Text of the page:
Product offerings multiplied quickly. In addition to exchange-traded funds based on stocks, product sponsors created ETFs that replicated oil-and-gas, gold-and-silver and diversified-commodities portfolios – all of which were based on futures contracts.

A lot of ETFs started out as a cheaper alternative to futures trading. Futures traders must cover high initial-margin deposits. And positions are marked-to-market daily, which requires immediate additional margin coverage when losses arise. The upshot: f utures trading is too expensive and too volatile for investors who are used to traditional stock market investing.

Today, investors can find exchange-traded funds that offer exposure to all kinds of risk instruments – from currencies and bonds, to thin slices of the yield curve and volatility. And there are even "leveraged" and "inverse" ETFs that multiply risk exposure and allow traders to make all kinds of directional bets.

ETF volume has been growing at a rate of 40% a year for the past decade. According to BlackRock Inc. (NYSE: BLK), which bought the successful ETF product manufacturer, iShares, exchange-traded-fund assets exceed $1 trillion in the U.S. market and $321 billion in Europe.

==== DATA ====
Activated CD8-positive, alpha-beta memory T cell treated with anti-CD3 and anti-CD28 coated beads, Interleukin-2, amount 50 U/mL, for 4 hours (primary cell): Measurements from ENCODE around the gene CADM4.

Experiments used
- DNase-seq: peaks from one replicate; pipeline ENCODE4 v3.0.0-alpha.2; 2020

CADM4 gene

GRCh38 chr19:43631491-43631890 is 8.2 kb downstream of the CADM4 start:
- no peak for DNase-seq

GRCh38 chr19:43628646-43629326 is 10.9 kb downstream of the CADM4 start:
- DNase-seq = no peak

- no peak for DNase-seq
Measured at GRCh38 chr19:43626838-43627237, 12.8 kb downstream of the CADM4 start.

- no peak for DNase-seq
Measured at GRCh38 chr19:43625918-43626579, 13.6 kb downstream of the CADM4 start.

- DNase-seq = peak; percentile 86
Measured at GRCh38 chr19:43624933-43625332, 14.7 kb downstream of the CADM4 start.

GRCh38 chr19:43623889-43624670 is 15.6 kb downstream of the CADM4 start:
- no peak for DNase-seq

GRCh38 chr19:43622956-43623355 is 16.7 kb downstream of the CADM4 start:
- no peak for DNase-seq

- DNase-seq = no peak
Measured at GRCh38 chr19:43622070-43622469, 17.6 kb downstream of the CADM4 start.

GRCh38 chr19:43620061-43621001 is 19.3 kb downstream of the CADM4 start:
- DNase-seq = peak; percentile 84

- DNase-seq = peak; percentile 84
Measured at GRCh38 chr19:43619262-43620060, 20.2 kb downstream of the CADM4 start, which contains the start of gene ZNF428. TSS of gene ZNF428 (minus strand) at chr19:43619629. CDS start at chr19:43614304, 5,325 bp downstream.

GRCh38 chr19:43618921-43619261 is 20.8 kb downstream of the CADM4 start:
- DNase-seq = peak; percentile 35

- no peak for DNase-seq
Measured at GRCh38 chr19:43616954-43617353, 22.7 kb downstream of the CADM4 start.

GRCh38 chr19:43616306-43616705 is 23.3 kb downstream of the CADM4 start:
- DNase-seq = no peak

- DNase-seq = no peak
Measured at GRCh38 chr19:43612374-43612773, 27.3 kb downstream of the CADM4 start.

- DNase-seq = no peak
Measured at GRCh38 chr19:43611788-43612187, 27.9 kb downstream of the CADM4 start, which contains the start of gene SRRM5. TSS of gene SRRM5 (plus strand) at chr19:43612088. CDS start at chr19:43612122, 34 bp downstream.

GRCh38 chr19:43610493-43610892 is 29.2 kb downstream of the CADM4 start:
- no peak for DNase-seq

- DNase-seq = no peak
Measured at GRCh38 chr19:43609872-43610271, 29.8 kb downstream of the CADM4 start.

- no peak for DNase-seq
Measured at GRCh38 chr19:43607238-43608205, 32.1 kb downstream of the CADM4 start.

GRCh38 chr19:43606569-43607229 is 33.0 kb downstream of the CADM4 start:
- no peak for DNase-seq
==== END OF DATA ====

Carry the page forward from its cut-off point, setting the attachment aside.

On the surface, it all looks good. But behind this vast array of exchange-traded funds that retail investors rely on for diversification are thousands of traders – most of them institutional players. And those professionals trade these same ETFs – and they trade all the underlying securities, futures and derivative instruments that make up those funds.

And that's a problem – on several levels.

From Rogues to Riches – Wall Street's, That Is

In order to create baskets of stocks, bonds, futures and other financial instruments that become ETFs, sponsors employ "authorized participants" to package and essentially manufacture them. Authorized participants, typically big trading shops, are constantly buying component instruments to create ETF shares – only to sell them when ETFs shrink (because net sales diminish their size). But not only are these "insiders" buying and selling ETF-component securities to create and retire ETF shares, they are also constantly arbitraging and speculating against the actual exchange prices.

High-frequency trading (HFT) has become standardized practice across all major trading houses. And what are these outfits trading so frequently? That's right — ETFs and all their underlying stocks and other component instruments are the building blocks of most HFT trading programs.